It is alarming how quickly, and shamelessly, the left and its media allies have concocted their latest smear against Senator Tom Cotton.
In an interview with an Arkansas paper about the historically illiterate 1619 Project, Cotton said (correctly!) that slavery was "the necessary evil upon which the union was built, but the union was built in a way, as Lincoln said, to put slavery on the course to its ultimate extinction."
Cotton's argument is not controversial: The Founders believed they could not have both abolished slavery and united a country. But the constitutional architecture they built laid the groundwork for its abolition.
Lincoln himself saw it that way, describing the Constitution as the "frame of silver" which enveloped liberty for all, an "apple of gold," and famously linking the struggle of the Civil War to a "new birth of freedom" that renewed and expanded the Founders’ promise of liberty and equality among all people. The principles were there, even if the sad realities of 18th-century politics prohibited their full realization.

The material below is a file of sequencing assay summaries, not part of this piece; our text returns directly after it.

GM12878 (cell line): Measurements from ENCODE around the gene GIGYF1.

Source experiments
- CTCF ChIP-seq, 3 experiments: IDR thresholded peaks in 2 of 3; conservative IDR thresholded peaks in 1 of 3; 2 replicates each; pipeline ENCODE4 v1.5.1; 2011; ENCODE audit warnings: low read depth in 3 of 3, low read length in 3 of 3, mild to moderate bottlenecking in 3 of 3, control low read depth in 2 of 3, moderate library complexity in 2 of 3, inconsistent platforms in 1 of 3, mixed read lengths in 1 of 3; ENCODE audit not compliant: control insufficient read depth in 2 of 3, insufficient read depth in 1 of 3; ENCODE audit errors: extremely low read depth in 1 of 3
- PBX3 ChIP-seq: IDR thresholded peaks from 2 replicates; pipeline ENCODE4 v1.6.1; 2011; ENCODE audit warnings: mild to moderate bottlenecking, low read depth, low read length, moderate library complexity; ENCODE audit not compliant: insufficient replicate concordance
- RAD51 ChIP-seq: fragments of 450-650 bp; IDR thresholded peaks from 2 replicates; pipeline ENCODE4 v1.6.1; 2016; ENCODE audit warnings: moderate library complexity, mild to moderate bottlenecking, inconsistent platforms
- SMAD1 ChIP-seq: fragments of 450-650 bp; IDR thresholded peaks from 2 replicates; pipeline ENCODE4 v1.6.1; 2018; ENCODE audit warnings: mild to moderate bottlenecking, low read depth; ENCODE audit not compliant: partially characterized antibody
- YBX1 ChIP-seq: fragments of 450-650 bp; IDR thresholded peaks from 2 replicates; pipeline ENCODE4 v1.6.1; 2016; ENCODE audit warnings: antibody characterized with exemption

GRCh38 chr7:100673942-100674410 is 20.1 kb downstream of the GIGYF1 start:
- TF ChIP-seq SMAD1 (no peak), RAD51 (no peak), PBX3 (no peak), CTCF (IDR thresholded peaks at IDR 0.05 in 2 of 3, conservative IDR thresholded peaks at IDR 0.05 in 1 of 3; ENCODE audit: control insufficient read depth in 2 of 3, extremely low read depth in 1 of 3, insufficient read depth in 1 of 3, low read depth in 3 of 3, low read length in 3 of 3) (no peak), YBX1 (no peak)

In our current cultural moment, this anodyne point has provoked several days of outrage from the left, with dishonest partisans twisting Cotton’s use of the term "necessary evil" and suggesting he believes slavery was morally justified.
The outcry is so thin in its justification that it suggests the left is hell-bent on discrediting the senator from Arkansas because they fear him—at least they are right about something.
The attacks have spread predictably, moving from the left-wing media to the mainstream and then to Democrats in Congress, as Rep. Hakeem Jeffries (D., N.Y.) cited it on the floor of the House. The grifters at the Lincoln Project are simply calling Cotton a supporter of the Ku Klux Klan.
Maybe this outrage is just the naïveté of today's politicians and "reporters," who consider themselves more noble than our nation's Founders.
More likely, though, it's a calculated attempt to tar Cotton's character. The same was true when New York Times staffers raised selective outrage at Cotton's op-ed calling for order in the streets, or when left-wing journalists called his opposition to D.C. statehood a racist "dog whistle."
Now, as Cotton has worked to delegitimize the New York Times’ crown jewel, the 1619 Project, the left is seeking to delegitimize him. Labeling Cotton a racist creates a chain of "evidence"—made up of allegation and insinuation—to be used later.
Cotton should wear these latest attacks as a badge of honor. Shouting "racist" is the progressive left’s most powerful, and perhaps only, weapon against those who won’t take a knee, and Cotton—even in contrast to his GOP colleagues in the Senate—has been standing tall in this new culture war.